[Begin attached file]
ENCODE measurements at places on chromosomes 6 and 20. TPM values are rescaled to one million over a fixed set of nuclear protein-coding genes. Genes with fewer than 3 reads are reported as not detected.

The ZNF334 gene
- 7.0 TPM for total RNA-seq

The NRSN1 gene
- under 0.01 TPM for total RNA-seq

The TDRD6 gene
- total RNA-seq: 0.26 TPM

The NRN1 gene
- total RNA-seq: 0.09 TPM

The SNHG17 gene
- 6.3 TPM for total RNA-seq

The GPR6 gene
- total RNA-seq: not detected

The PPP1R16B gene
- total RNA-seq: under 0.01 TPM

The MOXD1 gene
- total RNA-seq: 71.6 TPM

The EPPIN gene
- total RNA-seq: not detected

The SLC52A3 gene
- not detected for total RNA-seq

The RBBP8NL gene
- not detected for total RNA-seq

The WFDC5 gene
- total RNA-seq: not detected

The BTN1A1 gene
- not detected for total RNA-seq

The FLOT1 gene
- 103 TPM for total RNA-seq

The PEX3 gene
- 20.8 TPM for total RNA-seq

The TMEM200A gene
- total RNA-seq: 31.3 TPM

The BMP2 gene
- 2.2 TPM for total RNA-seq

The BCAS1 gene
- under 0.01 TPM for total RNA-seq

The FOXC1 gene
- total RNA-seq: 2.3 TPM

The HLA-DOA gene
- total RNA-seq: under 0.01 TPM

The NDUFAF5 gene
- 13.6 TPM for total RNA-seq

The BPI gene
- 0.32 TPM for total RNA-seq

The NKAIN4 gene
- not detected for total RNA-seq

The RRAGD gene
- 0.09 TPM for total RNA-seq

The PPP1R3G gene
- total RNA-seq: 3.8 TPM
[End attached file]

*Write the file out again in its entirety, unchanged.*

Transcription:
ENCODE measurements at places on chromosomes 6 and 20. TPM values are rescaled to one million over a fixed set of nuclear protein-coding genes. Genes with fewer than 3 reads are reported as not detected.

The ZNF334 gene
- 7.0 TPM for total RNA-seq

The NRSN1 gene
- under 0.01 TPM for total RNA-seq

The TDRD6 gene
- total RNA-seq: 0.26 TPM

The NRN1 gene
- total RNA-seq: 0.09 TPM

The SNHG17 gene
- 6.3 TPM for total RNA-seq

The GPR6 gene
- total RNA-seq: not detected

The PPP1R16B gene
- total RNA-seq: under 0.01 TPM

The MOXD1 gene
- total RNA-seq: 71.6 TPM

The EPPIN gene
- total RNA-seq: not detected

The SLC52A3 gene
- not detected for total RNA-seq

The RBBP8NL gene
- not detected for total RNA-seq

The WFDC5 gene
- total RNA-seq: not detected

The BTN1A1 gene
- not detected for total RNA-seq

The FLOT1 gene
- 103 TPM for total RNA-seq

The PEX3 gene
- 20.8 TPM for total RNA-seq

The TMEM200A gene
- total RNA-seq: 31.3 TPM

The BMP2 gene
- 2.2 TPM for total RNA-seq

The BCAS1 gene
- under 0.01 TPM for total RNA-seq

The FOXC1 gene
- total RNA-seq: 2.3 TPM

The HLA-DOA gene
- total RNA-seq: under 0.01 TPM

The NDUFAF5 gene
- 13.6 TPM for total RNA-seq

The BPI gene
- 0.32 TPM for total RNA-seq

The NKAIN4 gene
- not detected for total RNA-seq

The RRAGD gene
- 0.09 TPM for total RNA-seq

The PPP1R3G gene
- total RNA-seq: 3.8 TPM